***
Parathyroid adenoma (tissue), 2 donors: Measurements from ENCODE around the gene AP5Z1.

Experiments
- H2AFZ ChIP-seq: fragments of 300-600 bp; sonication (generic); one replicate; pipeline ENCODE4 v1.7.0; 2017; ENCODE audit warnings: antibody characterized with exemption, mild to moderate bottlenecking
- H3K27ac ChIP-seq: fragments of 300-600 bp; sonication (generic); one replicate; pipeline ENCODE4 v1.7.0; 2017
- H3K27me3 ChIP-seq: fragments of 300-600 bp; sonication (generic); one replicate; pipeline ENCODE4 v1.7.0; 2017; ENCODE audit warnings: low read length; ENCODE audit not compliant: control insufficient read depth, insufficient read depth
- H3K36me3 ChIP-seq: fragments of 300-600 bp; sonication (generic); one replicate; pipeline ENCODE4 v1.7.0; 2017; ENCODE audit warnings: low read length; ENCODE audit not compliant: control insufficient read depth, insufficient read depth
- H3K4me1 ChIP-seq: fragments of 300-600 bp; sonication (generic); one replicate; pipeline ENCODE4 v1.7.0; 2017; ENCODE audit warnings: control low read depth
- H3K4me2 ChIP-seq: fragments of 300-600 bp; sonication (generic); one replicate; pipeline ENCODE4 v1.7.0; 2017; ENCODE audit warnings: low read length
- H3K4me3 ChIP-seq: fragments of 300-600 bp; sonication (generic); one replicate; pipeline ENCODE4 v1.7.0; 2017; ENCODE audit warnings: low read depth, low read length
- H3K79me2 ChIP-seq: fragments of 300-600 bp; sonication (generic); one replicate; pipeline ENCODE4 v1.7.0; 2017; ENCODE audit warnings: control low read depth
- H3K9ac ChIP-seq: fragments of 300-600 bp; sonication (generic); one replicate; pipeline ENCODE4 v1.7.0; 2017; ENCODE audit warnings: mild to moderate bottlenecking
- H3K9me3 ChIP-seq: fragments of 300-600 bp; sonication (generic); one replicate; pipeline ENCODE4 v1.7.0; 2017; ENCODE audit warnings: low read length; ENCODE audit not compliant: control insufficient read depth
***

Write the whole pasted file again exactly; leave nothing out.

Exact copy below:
Parathyroid adenoma (tissue), 2 donors: Measurements from ENCODE around the gene AP5Z1.

Experiments
- H2AFZ ChIP-seq: fragments of 300-600 bp; sonication (generic); one replicate; pipeline ENCODE4 v1.7.0; 2017; ENCODE audit warnings: antibody characterized with exemption, mild to moderate bottlenecking
- H3K27ac ChIP-seq: fragments of 300-600 bp; sonication (generic); one replicate; pipeline ENCODE4 v1.7.0; 2017
- H3K27me3 ChIP-seq: fragments of 300-600 bp; sonication (generic); one replicate; pipeline ENCODE4 v1.7.0; 2017; ENCODE audit warnings: low read length; ENCODE audit not compliant: control insufficient read depth, insufficient read depth
- H3K36me3 ChIP-seq: fragments of 300-600 bp; sonication (generic); one replicate; pipeline ENCODE4 v1.7.0; 2017; ENCODE audit warnings: low read length; ENCODE audit not compliant: control insufficient read depth, insufficient read depth
- H3K4me1 ChIP-seq: fragments of 300-600 bp; sonication (generic); one replicate; pipeline ENCODE4 v1.7.0; 2017; ENCODE audit warnings: control low read depth
- H3K4me2 ChIP-seq: fragments of 300-600 bp; sonication (generic); one replicate; pipeline ENCODE4 v1.7.0; 2017; ENCODE audit warnings: low read length
- H3K4me3 ChIP-seq: fragments of 300-600 bp; sonication (generic); one replicate; pipeline ENCODE4 v1.7.0; 2017; ENCODE audit warnings: low read depth, low read length
- H3K79me2 ChIP-seq: fragments of 300-600 bp; sonication (generic); one replicate; pipeline ENCODE4 v1.7.0; 2017; ENCODE audit warnings: control low read depth
- H3K9ac ChIP-seq: fragments of 300-600 bp; sonication (generic); one replicate; pipeline ENCODE4 v1.7.0; 2017; ENCODE audit warnings: mild to moderate bottlenecking
- H3K9me3 ChIP-seq: fragments of 300-600 bp; sonication (generic); one replicate; pipeline ENCODE4 v1.7.0; 2017; ENCODE audit warnings: low read length; ENCODE audit not compliant: control insufficient read depth